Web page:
The Prinz Von Hessen Riesling Kabinet, Royal, Johannisberg im Rheingau 2012 ($25) shows again that the best wine bargains by far come from the deeply unfashionable Riesling regions of Alsace and Germany. They make very distinct styles of wine, the German being delicate and elegant, the Alsatian more robust. These German characteristics are glorious display in the Prinz von Hessen – it’s vibrant, and glows with a steely, fresh-fruit-infused intensity.Your Thoughts
And, no, it wasn’t one of the widely, and wildly, celebrated Montrachets, but a stunning Corton Charlemagne 2007 from Bouchard. Concentrated and amazingly intense, big enough to stand up to a steak, which is how I first encountered it, in Biarritz, many years ago. Thank you Denis!Your Thoughts
This cuvée, the 2005 Blanc de Blanc Premier Cru, Le Mont Aimé, was meaty and substantial, yet the chardonnay danced across my tongue with a precise and captivating delicacy. A perfectly aged, fully mature Champagne.Your Thoughts
It’s becoming a real trend, un-oaked Chard, I mean. If you number yourself among the growing number of wine drinkers moving away from creamy, oaky Chardonnay towards learner, more restrained versions, check out this very palatable, and moderately priced effort, the Four Vines Naked Chardonnay 2011. At just $12 it’s a super wine, showing lots of lovely ripe fruit, balanced by cleansing, green-apple crispness.Your Thoughts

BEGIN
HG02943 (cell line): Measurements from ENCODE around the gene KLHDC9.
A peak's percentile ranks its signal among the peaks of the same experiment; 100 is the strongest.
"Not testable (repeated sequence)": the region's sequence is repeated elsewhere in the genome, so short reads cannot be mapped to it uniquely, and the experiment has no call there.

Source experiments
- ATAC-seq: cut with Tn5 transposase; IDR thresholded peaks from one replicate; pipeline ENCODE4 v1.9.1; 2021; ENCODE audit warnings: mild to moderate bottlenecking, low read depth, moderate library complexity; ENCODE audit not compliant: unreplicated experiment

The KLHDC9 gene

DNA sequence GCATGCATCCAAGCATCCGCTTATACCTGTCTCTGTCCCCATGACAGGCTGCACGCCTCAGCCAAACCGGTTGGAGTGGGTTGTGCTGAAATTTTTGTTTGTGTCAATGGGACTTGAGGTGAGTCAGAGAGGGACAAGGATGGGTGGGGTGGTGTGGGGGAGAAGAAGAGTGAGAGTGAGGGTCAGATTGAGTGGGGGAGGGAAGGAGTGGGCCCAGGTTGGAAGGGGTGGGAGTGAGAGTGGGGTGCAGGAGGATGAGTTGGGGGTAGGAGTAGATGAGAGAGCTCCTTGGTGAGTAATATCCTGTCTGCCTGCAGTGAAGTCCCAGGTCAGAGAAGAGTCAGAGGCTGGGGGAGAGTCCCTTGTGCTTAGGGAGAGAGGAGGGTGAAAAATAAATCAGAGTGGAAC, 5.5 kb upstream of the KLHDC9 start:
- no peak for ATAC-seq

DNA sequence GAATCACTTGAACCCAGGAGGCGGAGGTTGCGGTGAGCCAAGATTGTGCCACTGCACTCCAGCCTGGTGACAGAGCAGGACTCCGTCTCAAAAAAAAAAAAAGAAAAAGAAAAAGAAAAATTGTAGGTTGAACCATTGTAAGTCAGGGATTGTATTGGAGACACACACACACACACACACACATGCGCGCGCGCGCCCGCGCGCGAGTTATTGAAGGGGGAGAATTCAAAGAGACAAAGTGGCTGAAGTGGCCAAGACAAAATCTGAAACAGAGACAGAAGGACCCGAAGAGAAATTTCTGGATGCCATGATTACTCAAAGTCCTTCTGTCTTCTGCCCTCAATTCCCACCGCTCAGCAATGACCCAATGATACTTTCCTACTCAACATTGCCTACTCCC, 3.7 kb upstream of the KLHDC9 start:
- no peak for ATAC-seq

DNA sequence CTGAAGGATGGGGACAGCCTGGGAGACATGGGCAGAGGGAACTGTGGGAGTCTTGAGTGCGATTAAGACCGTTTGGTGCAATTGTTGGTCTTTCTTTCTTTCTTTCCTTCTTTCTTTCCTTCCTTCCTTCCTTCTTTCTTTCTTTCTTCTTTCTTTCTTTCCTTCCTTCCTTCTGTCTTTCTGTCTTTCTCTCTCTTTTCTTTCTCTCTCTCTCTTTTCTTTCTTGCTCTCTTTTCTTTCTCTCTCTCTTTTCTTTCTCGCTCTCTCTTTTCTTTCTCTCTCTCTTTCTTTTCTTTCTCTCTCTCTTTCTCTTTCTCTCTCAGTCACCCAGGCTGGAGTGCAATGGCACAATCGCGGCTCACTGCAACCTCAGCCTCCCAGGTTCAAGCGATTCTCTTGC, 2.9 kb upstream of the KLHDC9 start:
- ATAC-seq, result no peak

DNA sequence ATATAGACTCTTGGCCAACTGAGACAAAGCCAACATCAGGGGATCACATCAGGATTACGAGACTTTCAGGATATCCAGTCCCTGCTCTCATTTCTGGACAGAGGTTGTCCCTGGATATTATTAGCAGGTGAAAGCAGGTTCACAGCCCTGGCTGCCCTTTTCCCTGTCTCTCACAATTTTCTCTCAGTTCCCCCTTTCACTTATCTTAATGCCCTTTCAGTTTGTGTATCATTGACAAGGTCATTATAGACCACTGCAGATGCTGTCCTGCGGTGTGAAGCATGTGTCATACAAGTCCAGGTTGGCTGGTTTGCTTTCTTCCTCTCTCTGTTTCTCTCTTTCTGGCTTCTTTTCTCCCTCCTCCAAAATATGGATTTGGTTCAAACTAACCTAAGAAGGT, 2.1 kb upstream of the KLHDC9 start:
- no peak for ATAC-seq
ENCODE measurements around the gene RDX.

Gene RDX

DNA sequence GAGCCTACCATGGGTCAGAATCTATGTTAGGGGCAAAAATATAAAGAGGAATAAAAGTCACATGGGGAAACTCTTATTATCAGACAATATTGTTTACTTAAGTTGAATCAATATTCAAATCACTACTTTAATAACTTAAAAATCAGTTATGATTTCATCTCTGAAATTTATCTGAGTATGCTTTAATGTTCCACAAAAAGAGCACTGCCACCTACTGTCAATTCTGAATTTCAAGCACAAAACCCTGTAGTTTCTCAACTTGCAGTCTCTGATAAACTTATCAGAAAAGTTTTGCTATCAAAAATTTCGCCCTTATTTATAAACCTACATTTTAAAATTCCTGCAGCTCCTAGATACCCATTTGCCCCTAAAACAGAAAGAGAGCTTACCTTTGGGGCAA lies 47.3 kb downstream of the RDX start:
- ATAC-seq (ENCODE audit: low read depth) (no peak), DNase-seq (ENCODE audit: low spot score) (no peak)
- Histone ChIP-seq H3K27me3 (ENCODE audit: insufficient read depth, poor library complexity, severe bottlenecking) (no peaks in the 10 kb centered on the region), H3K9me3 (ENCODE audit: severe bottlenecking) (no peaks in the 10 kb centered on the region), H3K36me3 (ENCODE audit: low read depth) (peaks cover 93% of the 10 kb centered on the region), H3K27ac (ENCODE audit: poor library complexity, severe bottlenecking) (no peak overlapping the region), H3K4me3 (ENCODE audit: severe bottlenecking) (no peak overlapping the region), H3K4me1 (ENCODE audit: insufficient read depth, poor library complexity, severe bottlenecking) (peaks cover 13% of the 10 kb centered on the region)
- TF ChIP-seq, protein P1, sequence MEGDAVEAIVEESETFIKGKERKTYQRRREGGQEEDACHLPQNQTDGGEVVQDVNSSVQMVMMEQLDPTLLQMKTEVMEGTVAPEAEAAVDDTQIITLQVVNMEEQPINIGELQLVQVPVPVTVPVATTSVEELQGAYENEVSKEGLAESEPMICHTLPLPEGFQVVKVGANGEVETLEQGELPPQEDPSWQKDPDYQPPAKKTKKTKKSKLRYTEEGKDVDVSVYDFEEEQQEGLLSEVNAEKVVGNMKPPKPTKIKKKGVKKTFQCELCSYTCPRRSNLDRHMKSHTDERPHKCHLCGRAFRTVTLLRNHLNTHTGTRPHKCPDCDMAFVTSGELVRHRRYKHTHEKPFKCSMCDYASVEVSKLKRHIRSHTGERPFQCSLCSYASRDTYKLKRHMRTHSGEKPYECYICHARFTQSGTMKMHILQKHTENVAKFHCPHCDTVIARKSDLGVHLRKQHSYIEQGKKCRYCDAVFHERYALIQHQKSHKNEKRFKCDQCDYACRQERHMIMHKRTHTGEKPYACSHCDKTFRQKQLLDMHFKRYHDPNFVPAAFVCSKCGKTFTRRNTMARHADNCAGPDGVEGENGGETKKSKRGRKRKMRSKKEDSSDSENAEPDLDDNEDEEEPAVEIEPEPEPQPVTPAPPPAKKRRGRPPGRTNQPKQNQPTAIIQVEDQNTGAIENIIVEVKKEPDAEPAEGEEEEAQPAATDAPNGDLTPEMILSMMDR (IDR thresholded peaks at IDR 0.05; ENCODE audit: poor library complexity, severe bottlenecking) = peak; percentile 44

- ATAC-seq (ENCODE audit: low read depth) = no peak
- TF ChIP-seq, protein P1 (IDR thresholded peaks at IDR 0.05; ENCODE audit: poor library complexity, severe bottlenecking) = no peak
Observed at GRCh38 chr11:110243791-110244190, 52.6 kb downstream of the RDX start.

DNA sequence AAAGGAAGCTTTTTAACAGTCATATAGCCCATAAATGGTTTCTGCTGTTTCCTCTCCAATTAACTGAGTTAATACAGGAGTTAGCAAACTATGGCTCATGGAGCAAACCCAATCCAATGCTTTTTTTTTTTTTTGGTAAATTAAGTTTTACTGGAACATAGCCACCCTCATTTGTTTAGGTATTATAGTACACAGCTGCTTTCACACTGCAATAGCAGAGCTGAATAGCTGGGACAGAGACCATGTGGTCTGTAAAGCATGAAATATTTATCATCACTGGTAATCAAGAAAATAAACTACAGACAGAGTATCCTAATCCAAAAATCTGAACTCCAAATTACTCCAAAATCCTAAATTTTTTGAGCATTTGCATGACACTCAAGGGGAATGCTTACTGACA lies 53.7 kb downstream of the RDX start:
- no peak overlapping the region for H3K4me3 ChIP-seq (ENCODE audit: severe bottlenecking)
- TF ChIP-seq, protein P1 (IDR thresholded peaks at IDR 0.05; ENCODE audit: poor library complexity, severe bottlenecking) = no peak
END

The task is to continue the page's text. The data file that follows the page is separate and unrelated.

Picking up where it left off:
Tin Roof Cellars Chardonnay and Backhouse Chardonnay, both 2012, and just $10 & $8 respectively. Both are lean and crisp, no creamy oak-juice here, and perfect for casual summer drinking, or poolside party sipping.Your Thoughts
Duck and Pinot is one of those wine-and-food combinations that makes this earthly struggle seem worthwhile. Or that was my feeling last night when I sipped the Etude Heirloom Carneros Pinot Noir 2002, while savoring duck breasts in an Amarena cherry sauce.
The Pinot was brimming with red cherry flavors, as much good Pinot does, and paired perfectly with the rich, slightly gamy duck.